I thought of that this morning when I saw the Cool Tool today. Do you use a pressure cooker?
Big Business dotes on voluntary guidelines, self-policing, pledges, and the like because they can then do whatever they want and if they’re caught, they simply apologize: no one goes to jail, no fines are paid—just an apology and a promise to do better in the future.
Oddly, despite the proven fact that this approach simply does not work—for the obvious reasons that corporations, as persons, are sociopaths who will do anything for money—businesses continue to propose it as a “solution” and the government continues to agree. Not me.
Barry Meier and Katie Thomas report in the NY Times:
As doctors scramble to understand the risks posed by a flawed heart device component made by St. Jude Medical, the episode is raising a bigger question — whether the $10 billion heart device industry has fully embraced promised safety reforms.
The industry was shaken in 2005 by disclosures that a major maker of heart defibrillators, Guidant, had not warned doctors about a potentially fatal flaw in its products.
Subsequently, Guidant and other device makers promised to set up independent medical advisory boards, to quickly investigate malfunctions in their products and to alert doctors to potential problems. The key to preventing a repeat episode, specialists say, was for manufacturers to scrutinize every death to see if it pointed to an underlying flaw that could kill or injure other patients.
But now the same issues that dogged device makers seven years ago are resurfacing amid a controversy over how St. Jude Medical has handled disclosures about a problem component, a wire — or lead — that connects a defibrillator to a patient’s heart.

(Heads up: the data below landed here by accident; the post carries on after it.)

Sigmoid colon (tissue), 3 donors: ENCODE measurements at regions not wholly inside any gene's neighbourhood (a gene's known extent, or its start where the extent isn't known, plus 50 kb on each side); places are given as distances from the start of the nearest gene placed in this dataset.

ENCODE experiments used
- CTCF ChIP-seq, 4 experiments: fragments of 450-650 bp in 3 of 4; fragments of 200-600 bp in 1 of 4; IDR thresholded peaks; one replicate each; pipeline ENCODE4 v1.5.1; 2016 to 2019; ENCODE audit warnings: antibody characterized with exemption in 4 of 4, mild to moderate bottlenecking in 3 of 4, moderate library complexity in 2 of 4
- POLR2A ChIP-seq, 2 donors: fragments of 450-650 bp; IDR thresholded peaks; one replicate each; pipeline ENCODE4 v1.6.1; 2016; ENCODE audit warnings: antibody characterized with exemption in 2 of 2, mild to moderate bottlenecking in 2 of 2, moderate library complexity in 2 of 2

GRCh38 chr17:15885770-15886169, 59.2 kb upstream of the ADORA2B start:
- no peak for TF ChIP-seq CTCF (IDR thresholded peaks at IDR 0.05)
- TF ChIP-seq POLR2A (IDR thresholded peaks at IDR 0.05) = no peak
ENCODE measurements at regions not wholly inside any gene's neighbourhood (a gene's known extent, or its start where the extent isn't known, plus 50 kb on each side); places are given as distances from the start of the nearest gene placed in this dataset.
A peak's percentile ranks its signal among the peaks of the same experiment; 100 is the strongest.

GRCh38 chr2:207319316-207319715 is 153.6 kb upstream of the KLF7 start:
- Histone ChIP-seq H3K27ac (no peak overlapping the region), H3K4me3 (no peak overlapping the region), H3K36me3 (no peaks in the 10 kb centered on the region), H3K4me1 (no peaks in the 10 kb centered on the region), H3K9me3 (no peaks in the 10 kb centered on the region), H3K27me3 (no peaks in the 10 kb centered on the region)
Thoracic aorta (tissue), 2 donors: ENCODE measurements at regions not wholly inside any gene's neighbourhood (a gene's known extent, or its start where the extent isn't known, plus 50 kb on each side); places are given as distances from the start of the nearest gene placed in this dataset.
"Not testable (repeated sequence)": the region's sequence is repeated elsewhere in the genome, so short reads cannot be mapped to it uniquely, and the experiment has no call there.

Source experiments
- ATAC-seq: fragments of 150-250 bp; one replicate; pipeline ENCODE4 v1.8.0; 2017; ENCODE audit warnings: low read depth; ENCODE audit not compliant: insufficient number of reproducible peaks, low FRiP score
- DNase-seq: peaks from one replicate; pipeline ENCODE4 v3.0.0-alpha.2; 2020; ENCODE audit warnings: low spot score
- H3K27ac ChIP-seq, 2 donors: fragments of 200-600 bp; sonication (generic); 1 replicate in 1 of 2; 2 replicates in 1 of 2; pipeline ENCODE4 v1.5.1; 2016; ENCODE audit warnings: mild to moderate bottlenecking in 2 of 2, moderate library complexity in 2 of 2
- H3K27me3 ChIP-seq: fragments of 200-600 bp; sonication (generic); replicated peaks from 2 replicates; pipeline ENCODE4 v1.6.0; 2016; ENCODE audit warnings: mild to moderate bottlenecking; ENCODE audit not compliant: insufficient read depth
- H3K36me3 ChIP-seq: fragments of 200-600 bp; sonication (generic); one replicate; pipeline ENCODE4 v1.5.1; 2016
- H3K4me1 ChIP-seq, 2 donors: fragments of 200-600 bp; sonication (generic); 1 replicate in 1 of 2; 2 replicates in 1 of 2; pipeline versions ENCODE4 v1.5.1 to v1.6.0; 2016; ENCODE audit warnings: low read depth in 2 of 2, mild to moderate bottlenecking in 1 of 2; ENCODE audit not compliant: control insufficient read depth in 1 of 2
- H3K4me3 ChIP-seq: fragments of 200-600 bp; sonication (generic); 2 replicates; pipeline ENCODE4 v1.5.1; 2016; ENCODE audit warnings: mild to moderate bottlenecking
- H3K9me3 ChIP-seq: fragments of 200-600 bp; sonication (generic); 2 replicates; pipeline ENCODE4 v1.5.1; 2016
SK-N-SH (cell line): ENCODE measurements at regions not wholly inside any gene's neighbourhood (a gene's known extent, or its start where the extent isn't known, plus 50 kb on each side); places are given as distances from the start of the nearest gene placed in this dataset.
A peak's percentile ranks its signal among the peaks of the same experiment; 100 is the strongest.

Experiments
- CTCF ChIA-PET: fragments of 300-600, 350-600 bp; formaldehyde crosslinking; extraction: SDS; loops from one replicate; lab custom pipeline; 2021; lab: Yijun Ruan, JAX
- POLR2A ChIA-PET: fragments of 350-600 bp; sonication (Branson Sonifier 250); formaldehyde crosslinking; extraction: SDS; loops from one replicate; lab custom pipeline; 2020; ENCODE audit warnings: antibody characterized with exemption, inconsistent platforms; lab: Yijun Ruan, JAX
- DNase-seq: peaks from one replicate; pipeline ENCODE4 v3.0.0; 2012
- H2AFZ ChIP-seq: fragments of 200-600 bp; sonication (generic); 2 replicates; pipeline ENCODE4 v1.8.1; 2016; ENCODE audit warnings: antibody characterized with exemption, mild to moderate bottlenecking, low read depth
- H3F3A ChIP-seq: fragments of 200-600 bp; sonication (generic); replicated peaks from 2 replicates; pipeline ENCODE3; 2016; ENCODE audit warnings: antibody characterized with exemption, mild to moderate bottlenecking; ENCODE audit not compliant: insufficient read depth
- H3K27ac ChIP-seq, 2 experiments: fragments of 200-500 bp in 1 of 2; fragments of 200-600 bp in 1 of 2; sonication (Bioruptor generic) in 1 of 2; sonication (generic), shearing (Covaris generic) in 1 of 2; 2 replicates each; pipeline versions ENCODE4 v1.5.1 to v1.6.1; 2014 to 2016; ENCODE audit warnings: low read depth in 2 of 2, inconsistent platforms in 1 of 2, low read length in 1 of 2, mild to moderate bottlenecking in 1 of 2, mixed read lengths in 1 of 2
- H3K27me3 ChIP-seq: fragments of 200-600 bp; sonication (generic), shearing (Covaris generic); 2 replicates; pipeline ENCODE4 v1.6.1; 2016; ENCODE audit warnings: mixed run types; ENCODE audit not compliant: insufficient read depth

Last month, an outside researcher, Dr. Robert Hauser of Minneapolis, released a study indicating that short-circuits and other failures of the St. Jude lead might have played a role in some 20 patient deaths.
His report followed several studies showing that the lead, called the Riata, was also prone to another malfunction, a tendency for internal wires to break through the protective outer coating and cause electrical problems like unintended shocks in some patients. An estimated 128,000 patients worldwide still use the Riata lead, which the company stopped selling in late 2010.
St. Jude executives, including the chief executive, Daniel J. Starks, quickly reacted to Dr. Hauser’s report by unleashing a public relations campaign aimed at discrediting the study’s accuracy and Dr. Hauser. But left unanswered amid the noise was the question: how closely had St. Jude been examining those deaths for signs pointing to a broader problem involving the Riata lead?
“Someone in the company should have been watching this,” said Dr. Robert J. Myerburg, who led an independent investigation into Guidant’s decision not to warn doctors that some of its defibrillators could short-circuit. A defibrillator emits an electrical jolt to interrupt a potentially fatal heart rhythm and restore the normal heartbeat. . .
Continue reading. And know that they will get away with it, and go scot-free. In the US today, businesses can pretty much do as they please. They own the Congress, you see.